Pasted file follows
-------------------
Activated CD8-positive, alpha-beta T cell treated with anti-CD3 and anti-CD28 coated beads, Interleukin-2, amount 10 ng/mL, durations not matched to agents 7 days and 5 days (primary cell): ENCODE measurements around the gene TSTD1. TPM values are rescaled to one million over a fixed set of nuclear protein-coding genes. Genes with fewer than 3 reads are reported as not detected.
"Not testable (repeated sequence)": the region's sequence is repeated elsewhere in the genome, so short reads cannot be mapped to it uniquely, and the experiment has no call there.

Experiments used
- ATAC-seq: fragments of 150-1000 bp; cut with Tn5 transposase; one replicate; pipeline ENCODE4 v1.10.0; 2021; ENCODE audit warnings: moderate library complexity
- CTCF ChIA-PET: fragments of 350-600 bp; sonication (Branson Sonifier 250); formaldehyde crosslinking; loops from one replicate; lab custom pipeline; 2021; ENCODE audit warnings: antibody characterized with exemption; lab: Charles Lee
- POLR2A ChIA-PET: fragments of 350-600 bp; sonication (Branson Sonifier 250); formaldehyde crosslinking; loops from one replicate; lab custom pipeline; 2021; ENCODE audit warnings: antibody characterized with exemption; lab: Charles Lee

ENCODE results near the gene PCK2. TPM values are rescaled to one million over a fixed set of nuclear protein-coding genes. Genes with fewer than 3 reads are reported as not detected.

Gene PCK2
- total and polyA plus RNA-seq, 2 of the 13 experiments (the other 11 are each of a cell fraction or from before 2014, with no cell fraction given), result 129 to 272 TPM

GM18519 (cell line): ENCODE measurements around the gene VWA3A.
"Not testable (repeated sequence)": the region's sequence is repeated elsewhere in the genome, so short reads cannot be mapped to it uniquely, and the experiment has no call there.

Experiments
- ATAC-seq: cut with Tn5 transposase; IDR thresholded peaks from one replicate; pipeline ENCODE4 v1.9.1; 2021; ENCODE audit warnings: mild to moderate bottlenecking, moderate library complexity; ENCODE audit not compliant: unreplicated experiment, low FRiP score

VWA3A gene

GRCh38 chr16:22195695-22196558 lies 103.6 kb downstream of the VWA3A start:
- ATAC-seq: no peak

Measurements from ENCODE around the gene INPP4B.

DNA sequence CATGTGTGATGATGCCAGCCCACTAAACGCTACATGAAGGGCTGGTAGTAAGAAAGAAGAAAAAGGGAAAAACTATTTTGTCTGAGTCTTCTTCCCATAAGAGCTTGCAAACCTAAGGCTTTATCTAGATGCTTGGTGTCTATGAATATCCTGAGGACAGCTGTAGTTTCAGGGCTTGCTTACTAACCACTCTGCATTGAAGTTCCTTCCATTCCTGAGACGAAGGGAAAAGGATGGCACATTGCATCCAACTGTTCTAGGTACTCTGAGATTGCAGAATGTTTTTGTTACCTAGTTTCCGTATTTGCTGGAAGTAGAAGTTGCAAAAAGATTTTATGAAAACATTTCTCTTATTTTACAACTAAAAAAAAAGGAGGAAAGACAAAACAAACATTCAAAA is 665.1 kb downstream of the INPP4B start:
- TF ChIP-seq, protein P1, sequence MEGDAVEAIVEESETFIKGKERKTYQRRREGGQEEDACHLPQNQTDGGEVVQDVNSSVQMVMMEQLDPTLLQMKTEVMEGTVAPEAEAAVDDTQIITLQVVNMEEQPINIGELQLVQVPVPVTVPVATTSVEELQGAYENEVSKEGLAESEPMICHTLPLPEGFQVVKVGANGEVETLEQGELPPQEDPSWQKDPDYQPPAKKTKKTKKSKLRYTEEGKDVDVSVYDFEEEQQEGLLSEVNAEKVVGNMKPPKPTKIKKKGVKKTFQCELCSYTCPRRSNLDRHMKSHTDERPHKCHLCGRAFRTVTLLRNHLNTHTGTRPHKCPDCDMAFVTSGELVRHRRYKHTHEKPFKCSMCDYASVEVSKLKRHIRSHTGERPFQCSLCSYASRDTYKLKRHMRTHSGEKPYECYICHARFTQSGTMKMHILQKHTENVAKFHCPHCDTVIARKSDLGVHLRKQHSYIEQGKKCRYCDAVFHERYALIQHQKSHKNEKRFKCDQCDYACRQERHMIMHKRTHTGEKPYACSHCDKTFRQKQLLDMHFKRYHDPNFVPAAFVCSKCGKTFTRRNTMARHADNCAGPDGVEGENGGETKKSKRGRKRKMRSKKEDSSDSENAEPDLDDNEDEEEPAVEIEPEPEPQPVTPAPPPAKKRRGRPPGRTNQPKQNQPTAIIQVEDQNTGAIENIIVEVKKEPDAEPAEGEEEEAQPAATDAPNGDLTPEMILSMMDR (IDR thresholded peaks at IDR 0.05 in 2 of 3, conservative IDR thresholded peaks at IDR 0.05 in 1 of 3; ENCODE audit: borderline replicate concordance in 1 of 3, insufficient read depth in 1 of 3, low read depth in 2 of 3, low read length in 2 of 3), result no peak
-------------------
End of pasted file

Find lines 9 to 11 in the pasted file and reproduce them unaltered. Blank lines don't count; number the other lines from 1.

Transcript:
- total and polyA plus RNA-seq, 2 of the 13 experiments (the other 11 are each of a cell fraction or from before 2014, with no cell fraction given), result 129 to 272 TPM

GM18519 (cell line): ENCODE measurements around the gene VWA3A.
"Not testable (repeated sequence)": the region's sequence is repeated elsewhere in the genome, so short reads cannot be mapped to it uniquely, and the experiment has no call there.